A t 1 o’clock this morning, the winds in Raleigh were blowing from the southwest at 10 miles per hour, a gentle breeze nonetheless strong enough to move the blades of a wind turbine.

Inside the building, though, a storm brewed over House Bill 589. Earlier in the week, Sen. Harry Brown, a Republican from Onslow County, abruptly tacked on a four-year wind energy moratorium to a hard-fought consensus bill that would encourage more solar power in the state.

On Wednesday, the House refused to concur with the amendment. By Thursday, the House and Senate leadership had appointed a conference committee, charging it with breaking the impasse.

On Friday, the committee finally emerged with a compromise. The moratorium on new wind energy permits — or expansions of the sole existing one — would be shortened from four years to 18 months. As in the original amendment, the moratorium would be retroactive to Jan. 1, 2017.

At 1:26 a.m., the Senate voted 36-4 to approve the bill. Sixteen minutes later, the House did the same, 66-41.

Solar energy would live to see another day. The future of wind energy, though, would be suspended.

As the bill heads to the governor’s desk, the 104-turbine Amazon Wind Farm, already generating electricity in eastern North Carolina, will be largely unaffected by the moratorium. Iberdolas, the Spanish firm that owns the project, can’t expand to 150 turbines, as planned. But the farm can continue to operate.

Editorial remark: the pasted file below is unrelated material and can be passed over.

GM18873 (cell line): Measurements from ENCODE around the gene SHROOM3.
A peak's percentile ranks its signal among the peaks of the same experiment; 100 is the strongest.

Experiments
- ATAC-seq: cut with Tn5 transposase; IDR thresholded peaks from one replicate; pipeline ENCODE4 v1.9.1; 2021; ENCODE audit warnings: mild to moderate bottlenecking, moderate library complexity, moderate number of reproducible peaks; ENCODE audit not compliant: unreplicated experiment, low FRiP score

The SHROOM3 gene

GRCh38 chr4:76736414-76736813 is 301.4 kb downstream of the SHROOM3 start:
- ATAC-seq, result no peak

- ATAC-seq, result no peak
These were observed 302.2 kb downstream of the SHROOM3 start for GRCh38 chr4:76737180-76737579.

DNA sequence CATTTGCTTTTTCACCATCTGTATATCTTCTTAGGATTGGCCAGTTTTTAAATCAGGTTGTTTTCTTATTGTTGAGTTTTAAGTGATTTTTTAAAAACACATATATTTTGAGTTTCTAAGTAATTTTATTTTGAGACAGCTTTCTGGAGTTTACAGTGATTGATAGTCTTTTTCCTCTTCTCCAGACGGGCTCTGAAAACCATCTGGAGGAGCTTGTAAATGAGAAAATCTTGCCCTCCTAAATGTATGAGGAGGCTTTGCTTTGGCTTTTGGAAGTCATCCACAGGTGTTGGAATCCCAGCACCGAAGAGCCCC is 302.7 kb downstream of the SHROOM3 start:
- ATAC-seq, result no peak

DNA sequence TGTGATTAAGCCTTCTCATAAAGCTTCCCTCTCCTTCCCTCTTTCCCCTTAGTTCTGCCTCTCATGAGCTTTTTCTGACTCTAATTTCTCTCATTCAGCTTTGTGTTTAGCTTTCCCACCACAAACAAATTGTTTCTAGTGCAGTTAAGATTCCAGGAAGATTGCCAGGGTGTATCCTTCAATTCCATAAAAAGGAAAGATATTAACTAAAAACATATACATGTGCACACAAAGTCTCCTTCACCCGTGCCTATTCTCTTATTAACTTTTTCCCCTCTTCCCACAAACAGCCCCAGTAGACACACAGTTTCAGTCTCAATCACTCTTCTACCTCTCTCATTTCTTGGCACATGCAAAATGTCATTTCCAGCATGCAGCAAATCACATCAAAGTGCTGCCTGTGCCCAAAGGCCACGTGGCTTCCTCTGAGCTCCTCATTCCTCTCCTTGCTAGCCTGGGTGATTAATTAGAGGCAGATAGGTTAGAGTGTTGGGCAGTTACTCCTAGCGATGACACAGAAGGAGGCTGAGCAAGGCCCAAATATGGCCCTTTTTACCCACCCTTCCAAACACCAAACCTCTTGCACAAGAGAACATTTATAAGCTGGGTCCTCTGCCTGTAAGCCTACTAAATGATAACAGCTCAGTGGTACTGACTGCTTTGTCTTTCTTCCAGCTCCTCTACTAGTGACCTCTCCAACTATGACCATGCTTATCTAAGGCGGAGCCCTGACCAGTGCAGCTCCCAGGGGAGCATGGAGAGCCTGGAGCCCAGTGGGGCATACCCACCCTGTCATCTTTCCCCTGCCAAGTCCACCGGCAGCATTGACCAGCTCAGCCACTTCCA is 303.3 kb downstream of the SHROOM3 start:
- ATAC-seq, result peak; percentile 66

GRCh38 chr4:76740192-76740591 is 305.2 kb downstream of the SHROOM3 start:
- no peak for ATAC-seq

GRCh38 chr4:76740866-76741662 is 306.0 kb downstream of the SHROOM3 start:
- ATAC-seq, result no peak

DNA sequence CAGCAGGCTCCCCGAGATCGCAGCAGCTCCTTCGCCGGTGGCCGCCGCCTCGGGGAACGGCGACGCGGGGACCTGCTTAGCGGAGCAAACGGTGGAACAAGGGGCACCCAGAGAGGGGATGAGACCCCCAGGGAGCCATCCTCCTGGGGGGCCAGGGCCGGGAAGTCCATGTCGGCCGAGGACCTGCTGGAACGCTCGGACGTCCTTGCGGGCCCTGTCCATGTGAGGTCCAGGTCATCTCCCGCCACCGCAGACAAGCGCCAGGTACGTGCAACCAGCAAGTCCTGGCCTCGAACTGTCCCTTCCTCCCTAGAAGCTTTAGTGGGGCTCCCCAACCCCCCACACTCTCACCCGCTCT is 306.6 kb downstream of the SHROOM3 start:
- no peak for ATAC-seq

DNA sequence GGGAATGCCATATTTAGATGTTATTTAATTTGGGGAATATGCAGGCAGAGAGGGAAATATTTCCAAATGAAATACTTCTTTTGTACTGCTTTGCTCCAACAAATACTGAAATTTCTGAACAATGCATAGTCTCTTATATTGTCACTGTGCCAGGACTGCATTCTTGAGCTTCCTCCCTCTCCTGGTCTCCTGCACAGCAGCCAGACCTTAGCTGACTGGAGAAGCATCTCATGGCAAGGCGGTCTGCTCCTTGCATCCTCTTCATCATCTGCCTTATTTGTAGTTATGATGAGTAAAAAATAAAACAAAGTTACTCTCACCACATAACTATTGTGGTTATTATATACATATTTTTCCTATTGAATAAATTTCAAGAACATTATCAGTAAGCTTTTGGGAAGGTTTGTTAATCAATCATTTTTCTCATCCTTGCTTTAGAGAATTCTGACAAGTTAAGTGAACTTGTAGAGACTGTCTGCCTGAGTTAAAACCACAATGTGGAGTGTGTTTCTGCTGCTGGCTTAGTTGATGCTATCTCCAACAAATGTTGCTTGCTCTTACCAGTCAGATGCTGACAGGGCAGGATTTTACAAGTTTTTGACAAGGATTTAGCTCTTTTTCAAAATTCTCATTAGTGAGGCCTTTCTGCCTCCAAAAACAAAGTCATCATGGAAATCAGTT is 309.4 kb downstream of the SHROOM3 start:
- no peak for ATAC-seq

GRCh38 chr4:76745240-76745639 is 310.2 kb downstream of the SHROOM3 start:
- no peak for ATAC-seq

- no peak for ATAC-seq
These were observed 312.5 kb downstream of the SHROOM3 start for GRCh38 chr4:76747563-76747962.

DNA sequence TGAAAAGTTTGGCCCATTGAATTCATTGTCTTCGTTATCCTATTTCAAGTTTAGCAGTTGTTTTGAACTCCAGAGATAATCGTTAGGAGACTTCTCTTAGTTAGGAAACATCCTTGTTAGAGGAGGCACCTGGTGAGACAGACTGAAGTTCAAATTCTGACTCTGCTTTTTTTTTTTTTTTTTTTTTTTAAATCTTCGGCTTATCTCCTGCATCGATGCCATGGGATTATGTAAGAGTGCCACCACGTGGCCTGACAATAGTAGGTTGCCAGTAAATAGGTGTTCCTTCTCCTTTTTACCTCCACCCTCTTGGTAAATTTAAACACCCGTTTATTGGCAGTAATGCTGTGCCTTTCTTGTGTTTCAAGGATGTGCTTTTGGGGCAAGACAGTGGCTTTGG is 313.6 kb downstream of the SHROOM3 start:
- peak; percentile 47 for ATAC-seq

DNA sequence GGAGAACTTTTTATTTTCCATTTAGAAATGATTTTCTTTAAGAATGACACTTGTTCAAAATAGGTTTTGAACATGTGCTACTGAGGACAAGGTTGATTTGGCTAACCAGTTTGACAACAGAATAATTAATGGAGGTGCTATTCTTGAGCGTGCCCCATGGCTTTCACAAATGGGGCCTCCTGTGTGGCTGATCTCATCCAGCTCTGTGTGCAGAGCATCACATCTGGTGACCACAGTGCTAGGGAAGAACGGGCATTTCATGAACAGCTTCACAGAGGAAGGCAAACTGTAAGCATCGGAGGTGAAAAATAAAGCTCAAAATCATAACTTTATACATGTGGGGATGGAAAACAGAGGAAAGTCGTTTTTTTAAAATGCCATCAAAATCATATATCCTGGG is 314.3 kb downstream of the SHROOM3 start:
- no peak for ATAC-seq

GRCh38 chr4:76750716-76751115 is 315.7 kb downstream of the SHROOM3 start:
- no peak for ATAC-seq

However, in the early stages of federal permitting, the Timbermill, owned by Apex Clean Energy, and the Alligator River wind farms can’t apply for any state permits. Although they could continue engineering and design studies, there is still the risk that future legislation could extend the moratorium. Timbermill, which planned for 105 turbines on 15,000 acres, has already been dealt setbacks in Perquimans County, where the commissioners denied the company’s permit request to build 57 of them.

The legislation also appropriates $150,000 to hire a company through the standard bidding process to draw maps showing areas of potential conflict between wind farms and military training exercises. (One could jest that given the legislature’s history with maps, there could be unease about the results.)

The shortened moratorium is an acquiescence to to Sen. Erica Smith-Ingram, a Democrat from Northampton County whose district includes prime real estate for wind farms. During the original Senate floor debate, she argued that the four-year moratorium jeopardized a $1 billion investment in one of the poorest areas of the state. Any moratorium should be no more than two years, she said. She got 18 months.